Dani: Yeah, and I think that communication in writing, especially video game writing, is super, super important because it's often something that a lot of people mess up on, especially with new IPs, different people writing the same characters. You have to communicate with your writers and with your past writers on how things are going, because fans notice that shit. If a character is written out of character, they notice. They'll be like "Oh, this character's not valid," or whatever. All of us are Homestuck [fans] so we've seen this firsthand.

Alexis: Oh God.

Dani: We don't want it to happen with ValiDate. I've been really careful with it. I've tried to be like, "Hey y'all, make sure we're talking to each other," stuff like that. But it is very hard when I have six other writers — we're about to have seven — seven other writers. We do the best we can. None of us are professionals, we're literally just doing this because we want to.

Alexis: A lot of this has been built from the ground up. Obviously we have pre-planning for a lot of the writing, and I think the art and sprites and the music and stuff has been added later, so that's been like, "Ok, so this is set," but some of the writing was started earlier than others. So it's been a lot of going back and having discussions about the writing and fleshing it out, and going back over time. As Dani said, if the writer for the other character in the scene, whose point of view isn't [the focus], they come and read it and they say, "Well, I think this would happen instead. I think this character would actually do this," then they go in and make those changes. Again, it's all about communication.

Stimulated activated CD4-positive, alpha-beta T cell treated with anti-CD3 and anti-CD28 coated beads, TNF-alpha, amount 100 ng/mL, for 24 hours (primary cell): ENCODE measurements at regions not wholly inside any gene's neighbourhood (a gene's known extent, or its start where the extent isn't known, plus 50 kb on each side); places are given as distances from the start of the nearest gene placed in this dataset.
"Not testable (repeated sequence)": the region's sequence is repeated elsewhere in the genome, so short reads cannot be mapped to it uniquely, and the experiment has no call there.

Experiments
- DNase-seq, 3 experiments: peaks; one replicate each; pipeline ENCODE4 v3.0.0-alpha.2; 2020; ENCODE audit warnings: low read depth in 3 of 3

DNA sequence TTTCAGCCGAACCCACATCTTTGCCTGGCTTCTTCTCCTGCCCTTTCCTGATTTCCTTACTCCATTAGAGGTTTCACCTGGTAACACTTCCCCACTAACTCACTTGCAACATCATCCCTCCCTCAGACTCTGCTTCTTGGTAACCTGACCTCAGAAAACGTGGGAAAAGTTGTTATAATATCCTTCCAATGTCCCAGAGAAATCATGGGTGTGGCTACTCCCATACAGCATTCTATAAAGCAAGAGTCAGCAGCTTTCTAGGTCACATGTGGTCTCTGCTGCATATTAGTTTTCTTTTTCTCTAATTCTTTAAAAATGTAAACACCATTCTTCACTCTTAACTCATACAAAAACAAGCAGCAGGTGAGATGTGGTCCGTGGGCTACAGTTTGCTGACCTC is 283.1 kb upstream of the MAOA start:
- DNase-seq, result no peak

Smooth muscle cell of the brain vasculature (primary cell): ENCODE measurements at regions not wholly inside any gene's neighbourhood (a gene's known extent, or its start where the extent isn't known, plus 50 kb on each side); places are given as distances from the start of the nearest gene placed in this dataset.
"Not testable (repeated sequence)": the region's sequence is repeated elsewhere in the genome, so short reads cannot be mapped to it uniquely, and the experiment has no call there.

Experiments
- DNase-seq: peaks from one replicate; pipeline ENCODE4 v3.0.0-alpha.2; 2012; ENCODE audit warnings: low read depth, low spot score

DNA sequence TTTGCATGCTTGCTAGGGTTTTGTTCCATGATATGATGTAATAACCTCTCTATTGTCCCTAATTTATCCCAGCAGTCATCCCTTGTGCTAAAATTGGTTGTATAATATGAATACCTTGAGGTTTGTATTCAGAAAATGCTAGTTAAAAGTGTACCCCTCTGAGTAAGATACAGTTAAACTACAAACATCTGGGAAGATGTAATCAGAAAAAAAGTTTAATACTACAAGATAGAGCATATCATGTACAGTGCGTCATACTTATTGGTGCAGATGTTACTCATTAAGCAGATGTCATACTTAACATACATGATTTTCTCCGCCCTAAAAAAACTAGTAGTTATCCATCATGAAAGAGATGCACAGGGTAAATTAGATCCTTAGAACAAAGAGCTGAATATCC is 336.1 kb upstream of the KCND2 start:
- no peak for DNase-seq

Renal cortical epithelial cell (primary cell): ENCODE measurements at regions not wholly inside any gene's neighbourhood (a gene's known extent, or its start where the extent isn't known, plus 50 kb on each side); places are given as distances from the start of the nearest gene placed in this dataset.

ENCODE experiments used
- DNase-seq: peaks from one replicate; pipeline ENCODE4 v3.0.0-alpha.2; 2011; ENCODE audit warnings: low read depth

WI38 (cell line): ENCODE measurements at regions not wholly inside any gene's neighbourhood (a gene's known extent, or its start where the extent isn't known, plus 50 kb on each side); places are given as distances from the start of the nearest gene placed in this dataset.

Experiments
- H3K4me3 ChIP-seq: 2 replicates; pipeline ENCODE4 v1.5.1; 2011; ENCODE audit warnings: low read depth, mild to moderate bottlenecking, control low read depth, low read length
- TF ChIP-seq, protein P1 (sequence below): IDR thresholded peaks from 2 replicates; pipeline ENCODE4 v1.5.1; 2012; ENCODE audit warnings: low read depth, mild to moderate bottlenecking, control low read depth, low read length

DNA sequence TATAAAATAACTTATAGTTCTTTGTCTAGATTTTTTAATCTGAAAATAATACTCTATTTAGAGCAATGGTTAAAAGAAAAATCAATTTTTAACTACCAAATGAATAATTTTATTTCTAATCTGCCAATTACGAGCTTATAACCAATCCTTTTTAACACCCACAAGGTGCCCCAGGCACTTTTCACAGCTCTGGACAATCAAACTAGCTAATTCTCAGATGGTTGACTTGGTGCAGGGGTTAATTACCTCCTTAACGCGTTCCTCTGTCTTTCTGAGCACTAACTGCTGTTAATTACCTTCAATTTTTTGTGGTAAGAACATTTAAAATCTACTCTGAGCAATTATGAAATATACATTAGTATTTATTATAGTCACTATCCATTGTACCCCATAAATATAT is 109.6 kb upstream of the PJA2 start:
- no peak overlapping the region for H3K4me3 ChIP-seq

Players can choose with which characters they want to hang out.
Players can choose with which characters they want to hang out. / Courtesy of Veritable Joy Studios